Confucianism is the backdrop of a lot of Asian churches and the interractions that take place within them.One of the ways this hierarchical and (my father might say) aristocratic system plays out is pastors and leaders are deferred to almost out of hand.
And why not? There is plenty of scriptural texts to back that up — where “one” leads “the many” –Moses, Joshua, David, so on and so forth.
A great deal of value is placed on the leader and the position carries more weight than on the average layperson. It is hard to see a pastor/reverend consider himself a mere teaching elder and it is even harder for a layperson to limit the pastor/reverend to that role. The pastor/reverend is not merely a teacher, or a theologian, he or she is authoritative, well-networked, and dare-I-say-it, a shaman of sorts.
Is it any wonder then, that this centralized way of looking at leadership could be harmful to the body? Is it possible that by professionalizing our clergy, we have done the church a great disservice?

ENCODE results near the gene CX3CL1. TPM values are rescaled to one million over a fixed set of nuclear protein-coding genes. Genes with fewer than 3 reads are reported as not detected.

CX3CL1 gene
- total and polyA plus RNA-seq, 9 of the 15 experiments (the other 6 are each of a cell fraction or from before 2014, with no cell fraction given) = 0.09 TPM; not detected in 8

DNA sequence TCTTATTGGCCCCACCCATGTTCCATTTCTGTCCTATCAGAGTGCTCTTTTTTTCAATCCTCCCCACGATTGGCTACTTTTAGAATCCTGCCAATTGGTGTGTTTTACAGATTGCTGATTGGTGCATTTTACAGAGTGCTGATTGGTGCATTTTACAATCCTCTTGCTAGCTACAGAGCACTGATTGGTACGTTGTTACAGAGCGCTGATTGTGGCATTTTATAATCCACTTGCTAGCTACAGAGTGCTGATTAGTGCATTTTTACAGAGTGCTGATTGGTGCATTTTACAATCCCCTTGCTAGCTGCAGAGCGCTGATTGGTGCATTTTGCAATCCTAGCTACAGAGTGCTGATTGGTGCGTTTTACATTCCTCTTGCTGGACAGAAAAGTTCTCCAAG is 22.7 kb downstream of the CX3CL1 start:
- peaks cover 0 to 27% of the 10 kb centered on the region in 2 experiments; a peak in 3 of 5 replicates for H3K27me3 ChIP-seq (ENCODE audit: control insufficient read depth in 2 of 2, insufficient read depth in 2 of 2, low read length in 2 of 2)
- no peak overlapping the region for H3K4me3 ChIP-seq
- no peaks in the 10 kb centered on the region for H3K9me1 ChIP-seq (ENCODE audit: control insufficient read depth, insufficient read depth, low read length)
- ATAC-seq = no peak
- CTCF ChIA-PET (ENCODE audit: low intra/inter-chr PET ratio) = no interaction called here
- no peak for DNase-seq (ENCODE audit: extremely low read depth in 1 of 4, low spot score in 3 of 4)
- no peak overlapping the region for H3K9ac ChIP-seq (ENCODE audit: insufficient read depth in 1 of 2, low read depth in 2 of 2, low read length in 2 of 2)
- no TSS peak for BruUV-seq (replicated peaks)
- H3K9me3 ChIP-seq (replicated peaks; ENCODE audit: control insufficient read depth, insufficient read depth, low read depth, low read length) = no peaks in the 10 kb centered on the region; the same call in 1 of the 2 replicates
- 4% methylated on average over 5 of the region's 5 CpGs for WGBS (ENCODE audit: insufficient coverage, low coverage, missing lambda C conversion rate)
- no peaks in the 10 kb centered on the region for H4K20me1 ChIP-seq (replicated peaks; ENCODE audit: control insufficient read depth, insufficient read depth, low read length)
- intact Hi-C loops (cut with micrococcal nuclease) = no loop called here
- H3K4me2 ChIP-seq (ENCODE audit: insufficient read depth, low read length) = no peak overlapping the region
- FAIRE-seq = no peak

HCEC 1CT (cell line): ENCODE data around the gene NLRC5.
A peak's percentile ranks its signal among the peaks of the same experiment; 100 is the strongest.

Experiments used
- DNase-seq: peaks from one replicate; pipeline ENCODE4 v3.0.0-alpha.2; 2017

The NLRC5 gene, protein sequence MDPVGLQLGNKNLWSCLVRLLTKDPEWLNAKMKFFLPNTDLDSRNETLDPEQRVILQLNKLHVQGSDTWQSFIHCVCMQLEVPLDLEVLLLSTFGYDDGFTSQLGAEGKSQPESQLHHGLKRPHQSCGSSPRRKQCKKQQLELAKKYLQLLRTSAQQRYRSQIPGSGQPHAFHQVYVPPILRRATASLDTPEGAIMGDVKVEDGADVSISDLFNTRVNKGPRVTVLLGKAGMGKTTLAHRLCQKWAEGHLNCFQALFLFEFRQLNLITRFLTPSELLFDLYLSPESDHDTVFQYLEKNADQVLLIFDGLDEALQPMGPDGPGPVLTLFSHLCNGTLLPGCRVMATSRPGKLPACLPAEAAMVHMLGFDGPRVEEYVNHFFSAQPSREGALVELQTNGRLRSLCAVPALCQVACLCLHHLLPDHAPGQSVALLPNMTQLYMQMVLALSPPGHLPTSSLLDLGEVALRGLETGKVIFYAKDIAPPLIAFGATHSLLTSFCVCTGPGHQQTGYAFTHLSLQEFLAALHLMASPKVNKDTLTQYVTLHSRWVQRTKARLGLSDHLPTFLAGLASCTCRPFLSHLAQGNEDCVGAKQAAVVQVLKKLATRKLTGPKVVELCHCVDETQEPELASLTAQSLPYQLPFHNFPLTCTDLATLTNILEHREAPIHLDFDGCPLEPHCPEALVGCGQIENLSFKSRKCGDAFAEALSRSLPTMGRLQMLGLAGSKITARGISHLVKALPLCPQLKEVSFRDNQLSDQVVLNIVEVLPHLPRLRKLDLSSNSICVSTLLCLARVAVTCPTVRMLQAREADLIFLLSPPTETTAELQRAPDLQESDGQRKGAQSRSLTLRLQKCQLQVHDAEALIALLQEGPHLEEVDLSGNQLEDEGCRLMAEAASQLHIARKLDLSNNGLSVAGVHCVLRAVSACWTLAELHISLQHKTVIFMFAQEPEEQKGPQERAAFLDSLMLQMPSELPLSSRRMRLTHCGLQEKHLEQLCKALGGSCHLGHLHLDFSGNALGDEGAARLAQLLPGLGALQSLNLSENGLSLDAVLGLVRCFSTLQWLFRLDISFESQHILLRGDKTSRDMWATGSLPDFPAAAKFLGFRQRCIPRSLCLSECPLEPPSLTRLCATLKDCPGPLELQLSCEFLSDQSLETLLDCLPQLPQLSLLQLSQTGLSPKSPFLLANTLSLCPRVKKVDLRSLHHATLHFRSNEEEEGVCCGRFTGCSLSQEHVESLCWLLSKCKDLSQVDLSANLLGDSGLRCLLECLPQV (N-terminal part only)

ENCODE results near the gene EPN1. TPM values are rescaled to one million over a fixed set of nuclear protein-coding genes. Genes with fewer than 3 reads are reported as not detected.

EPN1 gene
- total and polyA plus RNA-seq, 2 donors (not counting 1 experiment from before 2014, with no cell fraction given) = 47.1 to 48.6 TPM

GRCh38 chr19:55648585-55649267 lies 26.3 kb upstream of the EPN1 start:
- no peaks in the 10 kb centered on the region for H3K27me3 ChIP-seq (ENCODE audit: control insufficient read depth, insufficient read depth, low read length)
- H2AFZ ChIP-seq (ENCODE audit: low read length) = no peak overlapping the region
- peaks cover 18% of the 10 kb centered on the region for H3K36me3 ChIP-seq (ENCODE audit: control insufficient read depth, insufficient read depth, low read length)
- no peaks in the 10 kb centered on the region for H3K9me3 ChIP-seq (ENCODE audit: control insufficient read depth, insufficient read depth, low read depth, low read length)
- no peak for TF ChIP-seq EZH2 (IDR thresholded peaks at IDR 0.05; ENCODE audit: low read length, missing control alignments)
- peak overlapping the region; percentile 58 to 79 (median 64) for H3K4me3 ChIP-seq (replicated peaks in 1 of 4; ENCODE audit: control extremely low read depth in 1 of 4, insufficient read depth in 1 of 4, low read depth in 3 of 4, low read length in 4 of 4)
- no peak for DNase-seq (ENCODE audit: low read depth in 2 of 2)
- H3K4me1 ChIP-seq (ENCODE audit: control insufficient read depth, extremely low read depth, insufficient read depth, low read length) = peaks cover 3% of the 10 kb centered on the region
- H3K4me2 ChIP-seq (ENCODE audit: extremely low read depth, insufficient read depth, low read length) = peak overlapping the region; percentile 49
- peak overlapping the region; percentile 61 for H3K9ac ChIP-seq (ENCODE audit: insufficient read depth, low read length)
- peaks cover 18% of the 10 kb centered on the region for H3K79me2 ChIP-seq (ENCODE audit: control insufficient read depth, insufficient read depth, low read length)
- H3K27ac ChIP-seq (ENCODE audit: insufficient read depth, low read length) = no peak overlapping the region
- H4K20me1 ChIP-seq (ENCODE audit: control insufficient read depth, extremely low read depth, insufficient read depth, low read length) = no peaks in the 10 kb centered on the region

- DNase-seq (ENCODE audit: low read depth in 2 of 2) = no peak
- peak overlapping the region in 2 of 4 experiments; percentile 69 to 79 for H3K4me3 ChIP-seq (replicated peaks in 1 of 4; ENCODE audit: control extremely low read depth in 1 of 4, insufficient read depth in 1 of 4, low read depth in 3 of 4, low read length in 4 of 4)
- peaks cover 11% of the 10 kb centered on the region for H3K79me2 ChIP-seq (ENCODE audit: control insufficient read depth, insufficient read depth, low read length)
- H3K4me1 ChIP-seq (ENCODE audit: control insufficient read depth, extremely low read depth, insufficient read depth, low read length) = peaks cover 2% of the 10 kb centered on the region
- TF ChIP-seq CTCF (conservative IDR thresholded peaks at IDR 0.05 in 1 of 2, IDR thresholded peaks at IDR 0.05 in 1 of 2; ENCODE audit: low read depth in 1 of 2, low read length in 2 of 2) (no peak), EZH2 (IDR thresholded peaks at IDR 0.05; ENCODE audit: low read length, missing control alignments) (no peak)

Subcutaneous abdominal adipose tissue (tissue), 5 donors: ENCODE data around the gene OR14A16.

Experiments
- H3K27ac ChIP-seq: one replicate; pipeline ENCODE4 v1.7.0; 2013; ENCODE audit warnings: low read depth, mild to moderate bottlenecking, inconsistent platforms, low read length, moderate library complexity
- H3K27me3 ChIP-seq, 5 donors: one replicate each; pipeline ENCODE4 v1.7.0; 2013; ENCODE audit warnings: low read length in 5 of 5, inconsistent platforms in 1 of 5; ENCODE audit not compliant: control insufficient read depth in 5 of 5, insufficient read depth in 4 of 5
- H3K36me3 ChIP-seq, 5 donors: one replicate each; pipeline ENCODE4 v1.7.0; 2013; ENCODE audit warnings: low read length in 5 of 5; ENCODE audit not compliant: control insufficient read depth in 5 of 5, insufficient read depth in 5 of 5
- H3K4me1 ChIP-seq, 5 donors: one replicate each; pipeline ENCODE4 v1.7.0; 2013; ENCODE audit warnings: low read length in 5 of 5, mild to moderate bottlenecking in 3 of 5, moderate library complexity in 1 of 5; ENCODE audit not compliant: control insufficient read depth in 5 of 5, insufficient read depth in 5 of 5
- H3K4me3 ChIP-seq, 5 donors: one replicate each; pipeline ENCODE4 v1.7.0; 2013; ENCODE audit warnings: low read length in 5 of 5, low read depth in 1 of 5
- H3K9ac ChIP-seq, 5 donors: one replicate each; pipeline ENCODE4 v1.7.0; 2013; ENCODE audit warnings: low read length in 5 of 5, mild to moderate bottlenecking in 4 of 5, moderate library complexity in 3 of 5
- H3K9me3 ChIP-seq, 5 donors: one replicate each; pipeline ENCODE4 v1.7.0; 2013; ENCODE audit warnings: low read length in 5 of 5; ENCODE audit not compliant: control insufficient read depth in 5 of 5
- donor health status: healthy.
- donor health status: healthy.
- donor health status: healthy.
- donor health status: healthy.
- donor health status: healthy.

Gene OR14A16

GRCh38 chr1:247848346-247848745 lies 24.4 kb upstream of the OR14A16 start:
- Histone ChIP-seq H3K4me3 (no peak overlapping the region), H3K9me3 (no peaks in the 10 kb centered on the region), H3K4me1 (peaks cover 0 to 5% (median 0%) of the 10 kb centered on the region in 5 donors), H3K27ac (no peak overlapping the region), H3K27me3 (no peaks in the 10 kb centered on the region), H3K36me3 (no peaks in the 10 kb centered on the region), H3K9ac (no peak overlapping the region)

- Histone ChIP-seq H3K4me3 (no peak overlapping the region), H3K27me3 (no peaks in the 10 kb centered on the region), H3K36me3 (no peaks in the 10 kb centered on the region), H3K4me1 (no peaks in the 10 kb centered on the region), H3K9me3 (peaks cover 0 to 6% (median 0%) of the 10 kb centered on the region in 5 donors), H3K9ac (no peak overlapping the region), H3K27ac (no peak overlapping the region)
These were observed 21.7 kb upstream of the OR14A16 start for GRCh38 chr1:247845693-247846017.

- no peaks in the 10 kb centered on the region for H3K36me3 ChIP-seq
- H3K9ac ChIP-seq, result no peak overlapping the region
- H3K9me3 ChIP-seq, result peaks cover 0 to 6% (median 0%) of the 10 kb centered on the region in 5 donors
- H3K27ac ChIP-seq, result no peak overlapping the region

I wonder if out of self-interest and self-preservation, many pastors take on greater roles in order to validate their work and refuse to give away their power and authority. Or perhaps they draw the line even more distinctly between themselves and laity in order to protect the commonly held notions of power and that Confucian sense of order. Perhaps, they like being trusted, needed, looked up to. And alternatively, they find it very hard to believe that you may not need them…even harder to believe that you could do ministry without them.
Please don’t misunderstand, I’m not saying this with a bitter or mean spirit. I’m just bringing up the worst case scenario between the laity idolizing our pastors and the clergy pressing down upon the laity. There can be a great deal of mistrust on both sides. And while I appreciate Confucius, I think it might be high time, for Asians especially, to deconstruct him.
Because while I trust my pastor, there is another I trust more.